Monday, November 18, 2019
That Doctrine, Presiding Justice Rubin Says, Does Not Apply in Wrongful Death Action Against Lessor Which Furnished Television Set That Caught on Fire, With Smoke Being Deadly to Tenant
By a MetNews Staff Writer
The Court of Appeal for this district has reversed a judgment in a wrongful death case based on imposition of strict liability on the lessor of a furnished apartment in which a television set caught fire, with the smoke proving fatal to the tenant.
A jury assessed damages at $3 million. With the crediting of $1 million paid by the set’s manufacturer in a settlement with the tenant’s mother, Shirley Oliver, and adjusting the award to reflect the jury’s finding of 20 percent fault on the part of the tenant, Lauren Humphrey, the judgment was for $1.4 million.
Los Angeles Superior Court Judge Paul A. Bacigalupo denied a motion for judgment notwithstanding the verdict, just as he had denied defendant Worldwide Corporate Housing, L.P.’s motion for summary judgment and for a directed verdict on strict liability.
In Thursday’s unpublished opinion, Presiding Justice Laurence D. Rubin of Div. Five drew attention to the California Supreme Court’s 1995 decision in Peterson v. Superior Court. There, it was held that strict liability did not apply in a case where a guest at a motel slipped and fell in the bathtub while she was showering.
Oliver relied on a 1972 Court of Appeal opinion in Fakhoury v. Magner in which strict liability was found on the part of the lessor of an apartment. The tenant was injured when a couch in her furnished apartment collapsed.
“We decline to follow Fakhoury but rather conclude, under the reasoning of Peterson, strict liability does not apply here.”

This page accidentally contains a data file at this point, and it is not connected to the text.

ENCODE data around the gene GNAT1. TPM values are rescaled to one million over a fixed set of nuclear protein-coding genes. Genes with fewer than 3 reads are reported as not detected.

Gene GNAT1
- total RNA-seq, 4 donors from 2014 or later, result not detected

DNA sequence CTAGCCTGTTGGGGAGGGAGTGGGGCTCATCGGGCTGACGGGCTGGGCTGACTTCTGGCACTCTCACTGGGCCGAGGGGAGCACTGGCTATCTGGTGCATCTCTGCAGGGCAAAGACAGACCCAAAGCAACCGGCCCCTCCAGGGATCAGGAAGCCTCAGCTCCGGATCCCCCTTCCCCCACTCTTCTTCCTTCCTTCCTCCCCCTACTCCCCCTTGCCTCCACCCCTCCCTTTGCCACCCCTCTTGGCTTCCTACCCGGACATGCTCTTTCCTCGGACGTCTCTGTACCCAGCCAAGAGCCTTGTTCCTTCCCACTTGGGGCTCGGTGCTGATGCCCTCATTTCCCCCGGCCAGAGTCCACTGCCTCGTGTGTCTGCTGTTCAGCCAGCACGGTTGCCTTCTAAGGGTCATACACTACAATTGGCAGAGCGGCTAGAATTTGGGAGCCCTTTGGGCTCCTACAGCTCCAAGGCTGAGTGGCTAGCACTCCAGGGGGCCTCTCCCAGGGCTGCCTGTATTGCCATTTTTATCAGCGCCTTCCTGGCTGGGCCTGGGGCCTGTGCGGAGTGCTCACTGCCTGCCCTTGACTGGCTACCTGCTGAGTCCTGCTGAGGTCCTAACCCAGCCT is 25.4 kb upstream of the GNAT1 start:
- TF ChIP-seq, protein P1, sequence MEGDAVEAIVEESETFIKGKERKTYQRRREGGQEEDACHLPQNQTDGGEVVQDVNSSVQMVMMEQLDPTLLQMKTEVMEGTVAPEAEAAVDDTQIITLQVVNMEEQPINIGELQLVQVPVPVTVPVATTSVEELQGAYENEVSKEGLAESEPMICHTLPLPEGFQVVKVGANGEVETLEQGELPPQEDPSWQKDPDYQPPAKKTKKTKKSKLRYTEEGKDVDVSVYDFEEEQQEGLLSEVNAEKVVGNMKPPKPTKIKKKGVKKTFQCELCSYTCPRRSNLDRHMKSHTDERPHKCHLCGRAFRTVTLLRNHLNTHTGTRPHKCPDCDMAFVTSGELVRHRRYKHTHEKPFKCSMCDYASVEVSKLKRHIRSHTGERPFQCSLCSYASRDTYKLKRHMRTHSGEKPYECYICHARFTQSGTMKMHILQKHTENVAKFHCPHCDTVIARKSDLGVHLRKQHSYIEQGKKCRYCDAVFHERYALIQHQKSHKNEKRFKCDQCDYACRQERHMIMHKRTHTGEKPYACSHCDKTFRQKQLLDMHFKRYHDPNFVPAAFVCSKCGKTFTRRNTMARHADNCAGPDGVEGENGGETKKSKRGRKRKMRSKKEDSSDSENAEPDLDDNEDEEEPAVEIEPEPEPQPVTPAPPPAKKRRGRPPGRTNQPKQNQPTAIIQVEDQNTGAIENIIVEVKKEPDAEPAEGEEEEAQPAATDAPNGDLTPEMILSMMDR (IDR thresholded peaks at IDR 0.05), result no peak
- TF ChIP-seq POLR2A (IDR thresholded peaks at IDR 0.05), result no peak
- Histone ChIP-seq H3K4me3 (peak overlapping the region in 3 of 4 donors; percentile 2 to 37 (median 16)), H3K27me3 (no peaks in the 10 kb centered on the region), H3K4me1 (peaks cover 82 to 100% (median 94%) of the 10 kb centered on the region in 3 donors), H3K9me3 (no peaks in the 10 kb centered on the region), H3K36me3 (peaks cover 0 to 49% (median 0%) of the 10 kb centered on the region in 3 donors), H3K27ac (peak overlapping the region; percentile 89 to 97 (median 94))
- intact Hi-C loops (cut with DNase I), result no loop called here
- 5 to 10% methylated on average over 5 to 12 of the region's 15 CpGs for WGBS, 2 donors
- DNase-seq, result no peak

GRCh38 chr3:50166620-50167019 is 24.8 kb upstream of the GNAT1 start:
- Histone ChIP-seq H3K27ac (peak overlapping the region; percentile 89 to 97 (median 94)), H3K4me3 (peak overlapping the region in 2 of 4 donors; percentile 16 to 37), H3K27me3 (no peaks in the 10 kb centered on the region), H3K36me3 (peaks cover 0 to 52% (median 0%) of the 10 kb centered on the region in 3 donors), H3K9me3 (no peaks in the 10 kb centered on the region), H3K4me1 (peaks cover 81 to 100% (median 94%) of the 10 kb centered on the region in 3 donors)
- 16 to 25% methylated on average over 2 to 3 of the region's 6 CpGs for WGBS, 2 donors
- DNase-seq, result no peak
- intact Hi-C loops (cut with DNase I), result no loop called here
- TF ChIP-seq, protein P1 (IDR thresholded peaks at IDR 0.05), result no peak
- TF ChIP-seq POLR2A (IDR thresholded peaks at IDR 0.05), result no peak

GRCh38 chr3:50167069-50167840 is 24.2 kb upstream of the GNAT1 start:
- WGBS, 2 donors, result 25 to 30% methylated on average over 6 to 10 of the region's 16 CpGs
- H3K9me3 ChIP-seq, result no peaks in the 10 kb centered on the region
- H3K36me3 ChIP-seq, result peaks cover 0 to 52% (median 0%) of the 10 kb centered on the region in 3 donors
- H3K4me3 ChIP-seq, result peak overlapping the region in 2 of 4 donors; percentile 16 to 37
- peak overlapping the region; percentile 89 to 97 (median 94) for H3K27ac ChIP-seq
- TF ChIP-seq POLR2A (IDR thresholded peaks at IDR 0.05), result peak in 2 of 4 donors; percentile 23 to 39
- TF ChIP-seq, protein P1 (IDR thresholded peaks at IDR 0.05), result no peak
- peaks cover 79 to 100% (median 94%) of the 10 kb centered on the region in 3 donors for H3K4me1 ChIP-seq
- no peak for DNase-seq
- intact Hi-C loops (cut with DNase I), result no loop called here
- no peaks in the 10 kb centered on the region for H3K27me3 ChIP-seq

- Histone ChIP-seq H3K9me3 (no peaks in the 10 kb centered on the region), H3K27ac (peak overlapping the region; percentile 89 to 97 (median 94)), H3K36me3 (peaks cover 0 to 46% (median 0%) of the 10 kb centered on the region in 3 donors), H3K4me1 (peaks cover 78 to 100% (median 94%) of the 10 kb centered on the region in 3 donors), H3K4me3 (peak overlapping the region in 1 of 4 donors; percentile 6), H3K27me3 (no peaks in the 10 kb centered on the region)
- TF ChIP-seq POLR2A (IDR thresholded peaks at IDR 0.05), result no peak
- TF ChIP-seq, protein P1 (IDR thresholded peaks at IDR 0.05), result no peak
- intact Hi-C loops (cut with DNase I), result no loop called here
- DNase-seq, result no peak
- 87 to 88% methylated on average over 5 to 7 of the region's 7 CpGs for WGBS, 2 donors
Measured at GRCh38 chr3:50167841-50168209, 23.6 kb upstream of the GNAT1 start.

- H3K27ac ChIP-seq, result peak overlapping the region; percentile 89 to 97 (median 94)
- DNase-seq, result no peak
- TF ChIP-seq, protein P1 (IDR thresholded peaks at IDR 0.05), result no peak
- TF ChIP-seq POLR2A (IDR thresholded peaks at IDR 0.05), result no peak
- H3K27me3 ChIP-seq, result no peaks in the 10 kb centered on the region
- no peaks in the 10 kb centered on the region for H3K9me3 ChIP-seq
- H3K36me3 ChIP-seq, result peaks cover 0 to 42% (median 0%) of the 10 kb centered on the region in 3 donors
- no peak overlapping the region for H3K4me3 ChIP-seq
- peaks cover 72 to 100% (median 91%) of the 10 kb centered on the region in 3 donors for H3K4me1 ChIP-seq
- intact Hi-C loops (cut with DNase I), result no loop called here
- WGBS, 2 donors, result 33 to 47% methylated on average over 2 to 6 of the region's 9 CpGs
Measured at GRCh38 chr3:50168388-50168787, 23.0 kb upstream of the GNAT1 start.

He went on to say:
“Plaintiff attempts to draw a distinction between defects in the premises (the bathtub in Peterson) and a defective furnishing (television in the present case) provided by a landlord. We see nothing in Peterson that would allow for different treatment.”
The jurist pointed out that the Supreme Court in Peterson expressly overruled its 1985 decision in Becker v. IRM Corp.—which had relied on Fakhoury. In Becker, a lessor was found strictly liable to a tenant injured by a defective shower door.
Supreme Court Quoted
Rubin quoted the California Supreme Court as saying in its 2012 opinion in O’Neil v. Crane Co. (which quoted the 1963 landmark decision in Greenman v. Yuba Power Products, Inc.) that the purpose of strict liability “is to insure that the costs of injuries resulting from defective products are borne by the manufacturers that put such products on the market rather than by the injured persons who are powerless to protect themselves.”
The presiding justice provided this discussion:
“By contrast, landlords are not obligated insure the safety of their tenants. Nor, on this record, would holding landlords strictly liable lead to safer products or the spreading of loss through the chain of commerce. Whether the defect is with a fixture or a furnishing, it does not always follow that landlord has the ability to exert pressure upon the manufacturer to make the product safe. A defendant landlord often has no continuing business relationship with manufacturers that would allow it to share the costs of insuring the safety of the tenant.”
Peterson Is Controlling
“We hold that Peterson precludes strict liability against a landlord of a furnished apartment where, as on the facts here, a tenant is injured by a defective furnishing. The trial court erred in denying Landlord’s motion for judgment notwithstanding the verdict.”
The case is Oliver v. Worldwide Corporate Housing, L.P., B291230.
Paul Andrew Elkort of Moranga & Morgenstern and Robert A. Olson and Mark J. Poster of Greines, Martin, Stein & Richland represented the lessor. Roland Wrinkle and Robert B. Reagan Jr. of Grassini & Wrinkle were attorneys for the plaintiff.
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